Sleep-Wake Disorders Based on a Polysomnographic Diagnosis

Stanford University, Palo Alto, California, United States
JAMA The Journal of the American Medical Association (Impact Factor: 35.29). 03/1982; 247(7):997-1003. DOI: 10.1001/jama.247.7.997
Source: PubMed


Under the organizational aegis of Project Sleep and the Association of Sleep Disorders Centers (ASDC), nearly 5,000 patient records from 11 sleep-wake disorders clinics were analyzed in a cooperative study. These cases represented the diagnostic experience of each of these centers over a two-year period. Each patient underwent polysomnographic study, and his or her condition was diagnosed according to the ASDC classification system, a new, standardized nosology of sleep disorders medicine. The most common major diagnostic category was 'disorders of excessive sleepiness (hypersomnia),' 42%; this was followed by 'disorders of initiating and maintaining sleep (insomnia),' 26%; 'penile tumescence evaluations for impotency,' 17%; 'parasomnias,' 3%; and 'disorders of the sleep-wake schedule,' 2%. If the impotency evaluations performed in the sleep clinics are removed from the total, leaving only the population that was studied because of sleep complaints, the proportions of the diagnostic categories are hypersomnia, 51%; insomnia, 31%; parasomnias, 15%; and sleep-wake schedule disturbances, 3%. The most prevalent diagnoses in the hypersomnia category were sleep apnea (43%) and narcolepsy (25%). Psychiatric disorders (35%) comprised the most frequent group of insomnia diagnoses, though a variety of other disorders were common. The applications of these results for the practicing physician are discussed.

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Available from: Thomas Roth, Sep 14, 2015
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    • "range of 9.2% to 40.3% (BaHammam, 2004; Coleman et al., 1982; Dorsey & Bootzin, 1997; Edinger et al., 2000). Although paradoxical insomnia appears to be a prevalent subtype of chronic insomnia, little is known about its etiology, the course of the disorder, or its treatment responsivity. "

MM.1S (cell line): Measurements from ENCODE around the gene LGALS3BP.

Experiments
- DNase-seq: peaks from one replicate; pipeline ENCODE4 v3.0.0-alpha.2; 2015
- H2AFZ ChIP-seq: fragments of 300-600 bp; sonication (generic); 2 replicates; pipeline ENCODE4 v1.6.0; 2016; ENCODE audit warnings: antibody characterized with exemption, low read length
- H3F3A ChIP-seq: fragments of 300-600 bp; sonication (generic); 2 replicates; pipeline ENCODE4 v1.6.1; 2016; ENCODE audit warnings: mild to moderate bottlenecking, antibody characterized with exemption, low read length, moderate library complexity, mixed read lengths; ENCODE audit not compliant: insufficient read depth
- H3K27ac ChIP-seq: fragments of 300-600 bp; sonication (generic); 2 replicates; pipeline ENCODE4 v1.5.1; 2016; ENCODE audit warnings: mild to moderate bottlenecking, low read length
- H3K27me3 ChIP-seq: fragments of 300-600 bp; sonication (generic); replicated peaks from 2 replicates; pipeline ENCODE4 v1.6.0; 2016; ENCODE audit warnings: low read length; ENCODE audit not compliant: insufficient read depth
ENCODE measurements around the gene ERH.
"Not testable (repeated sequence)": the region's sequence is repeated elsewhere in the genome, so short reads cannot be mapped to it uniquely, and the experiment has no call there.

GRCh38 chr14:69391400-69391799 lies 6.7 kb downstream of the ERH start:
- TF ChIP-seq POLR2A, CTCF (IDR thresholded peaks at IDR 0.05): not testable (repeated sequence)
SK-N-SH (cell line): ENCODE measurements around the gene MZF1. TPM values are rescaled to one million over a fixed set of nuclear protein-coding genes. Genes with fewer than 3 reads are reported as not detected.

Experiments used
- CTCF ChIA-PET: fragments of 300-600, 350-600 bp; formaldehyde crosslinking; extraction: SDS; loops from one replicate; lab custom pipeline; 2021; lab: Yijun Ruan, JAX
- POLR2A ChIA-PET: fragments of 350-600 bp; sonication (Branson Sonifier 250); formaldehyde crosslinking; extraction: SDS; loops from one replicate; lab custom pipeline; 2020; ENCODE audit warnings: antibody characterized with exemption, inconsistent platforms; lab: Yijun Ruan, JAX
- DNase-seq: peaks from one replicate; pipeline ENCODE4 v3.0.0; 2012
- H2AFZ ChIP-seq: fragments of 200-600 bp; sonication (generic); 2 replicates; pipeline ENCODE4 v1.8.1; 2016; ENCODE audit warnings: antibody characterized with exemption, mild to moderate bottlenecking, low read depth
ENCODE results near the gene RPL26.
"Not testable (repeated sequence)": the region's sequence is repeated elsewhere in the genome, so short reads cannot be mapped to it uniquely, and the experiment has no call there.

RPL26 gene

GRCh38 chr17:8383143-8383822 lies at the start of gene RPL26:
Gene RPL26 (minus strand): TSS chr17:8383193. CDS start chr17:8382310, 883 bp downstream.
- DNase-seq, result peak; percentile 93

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    ABSTRACT: This case study series investigated a new treatment for paradoxical insomnia patients as there is no standard treatment for this patient group at this time. Four paradoxical insomnia patients had a polysomnography (PSG) sleep study, an unsuccessful brief course of behavioral treatment for insomnia, and then a novel sleep education treatment comprising review of their PSG with video and exploration of the discrepancy between their reported and observed sleep experience. Two patients responded well to sleep education, mainly with improved self-reported sleep onset latency, total sleep time, and Insomnia Severity Index scores; and the other two, who exhibited sleep architecture anomalies, were unresponsive. These findings suggest that sleep education holds promise for some paradoxical insomnia patients. Suggestions for future studies are given.
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    • "The prevalence and pathogenesis of paradoxical insomnia are unknown, but it is estimated that it accounts for 5–9% of all insomnia, and that both organic and psychological factors may concur with its aetiology (American Academy of Sleep Medicine, 2006; Coleman et al., 1982; Edinger and Krystal, 2003). The current ICSD-2 criteria (American Academy of Sleep Medicine, 2006) state that paradoxical insomniacs show a Ôconsistent marked mismatchÕ between objective and subjective self-reported or diary estimations. "
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    • "However, other muscles can be involved. PLMs during sleep occur in 6-13% of the general population, either as an isolated phenomenon or with other sleep disorders.[9] [10] [11] PLMs were first documented polygraphically in the restless legs syndrome (RLS).[12] "

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